There are several options for correcting refractive error surgically. Laser-Assisted In Situ Keratomileusis (LASIK) and Photorefractive Keratectomy (PRK) are the most common procedures. Small-Incision Lenticule Extraction (SMILE) and Implantable Contact Lens (ICL) are also used occasionally. Radial Keratotomy (RK) has largely fallen by the wayside due to the superior outcomes of newer surgical techniques.
Let’s look at each of these procedures in more detail.
One of the big differences between LASIK and PRK involves the preparation of the cornea before the laser ablation is applied. In LASIK, a flap is created from two corneal layers using a laser or blade. The flap is made up of the outermost cornea, the epithelium, and part of a deeper layer called the stroma.
In PRK, no flap is created but rather only the epithelium is removed. The corneal epithelium is made up of a single layer of cells and therefore very little tissue is removed. In traditional PRK, this process is done mechanically. There are a couple of variants of PRK, epi-LASIK, and LASEK, that use slightly different methods to remove the epithelium. In epi-LASIK, a tool called an epikeratome is used, while in LASEK, alcohol is used. Once the epithelium has been removed, the laser treatment can be applied.
PRK, epi-LASIK, and LASEK are great options for patients with thinner corneas since they involve less tissue removal than LASIK. These procedures can also benefit patients with high refractive errors because they require more tissue removal to correct their vision.
One example that Dr. Motwani successfully treated with epi-LASIK was a physician with 11.00 Diopters of myopia and 1.50 Diopters of astigmatism. His vision was 20/20 after the procedure! Dr. Motwani himself also had high refractive error prior to laser correction.
By using PRK, epi-LASIK, or LASEK, patients avoid the need for a more invasive procedure like ICL. ICLs pose a risk for several complications, such as cataract formation, corneal damage, internal eye infection (endophthalmitis), and retinal problems.
Myopia is a refractive error in which people have trouble seeing distant objects. It’s sometimes referred to as nearsightedness. In myopia, the central cornea tends to be steeper in curvature than the peripheral cornea. This shape is referred to as prolate.
Hyperopia is a refractive error in which people have trouble seeing near objects. It’s often referred to as farsightedness. In hyperopia, the central cornea tends to be flatter than the peripheral cornea. This shape is described as oblate.
In myopic PRK, the laser ablation is focused on flattening out the central cornea. This is in contrast to hyperopic PRK, where the laser treatment is focused on the paracentral area. The tissue in the central cornea is thinnest, so in myopic PRK the ablation is concentrated on a thinner area of tissue than in hyperopic PRK.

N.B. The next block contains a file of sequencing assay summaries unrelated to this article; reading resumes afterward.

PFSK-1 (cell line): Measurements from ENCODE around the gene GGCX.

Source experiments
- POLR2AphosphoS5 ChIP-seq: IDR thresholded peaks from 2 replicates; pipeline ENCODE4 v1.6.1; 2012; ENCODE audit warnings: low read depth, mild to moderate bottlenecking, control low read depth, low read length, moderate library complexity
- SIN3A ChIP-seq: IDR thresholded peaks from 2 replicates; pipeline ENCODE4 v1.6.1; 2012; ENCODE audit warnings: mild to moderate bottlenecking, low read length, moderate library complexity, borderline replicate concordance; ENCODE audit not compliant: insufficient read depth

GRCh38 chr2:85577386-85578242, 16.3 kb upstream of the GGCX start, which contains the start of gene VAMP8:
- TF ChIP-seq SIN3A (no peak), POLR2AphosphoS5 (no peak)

Unlike LASIK, PRK is done one eye at a time to allow for recovery between surgeries. The cornea takes about 3-4 days to heal after each procedure. During this time, the patient may continue normal activities such as watching television, using the computer, going shopping, etc. Driving, however, is not recommended. The use of pain-relieving eye drops and ibuprofen make the healing experience more comfortable.
In order to provide the most customized treatment, ablation can be guided by corneal topography. Corneal topography provides a map of the curvature of the cornea. The Wavelight Contoura system is the most powerful corneal topographic system available in the United States. It is approved by the Food & Drug Administration (FDA) for primary laser correction.
Not only does topography help to guide the correction of myopia, astigmatism, and hyperopia, but it also helps to remove subtle corneal irregularities causing visual problems. With the help of the Wavelight Contoura, each of the 22,000 discrete points on the cornea can be fine-tuned to the appropriate curvature. This allows for treatment to be truly customized to the individual. The treatment of high myopia is particularly complex and custom PRK can be especially beneficial in these cases.
Sometimes, PRK doesn’t go as planned, leaving refractive error under- or over-corrected or the cornea irregular. This can lead to symptoms such as blur, halos, glare, eyestrain, and headache. The Wavelight Contoura system can be used to correct the resulting under- or overcorrection and/or corneal irregularity. The topographical map can identify the areas that would benefit from treatment, smoothing out the cornea to create a regular surface.
Whether PRK is done for myopia, hyperopia, or astigmatism, it is imperative that it be done with as much accuracy and precision as possible. Custom PRK treatment allows for this with topography-guided ablation. It can also be used to repair PRK to restore a smooth corneal surface. Even in high refractive errors, Dr. Motwani has successfully used flapless laser vision correction procedures to correct vision to 20/20!
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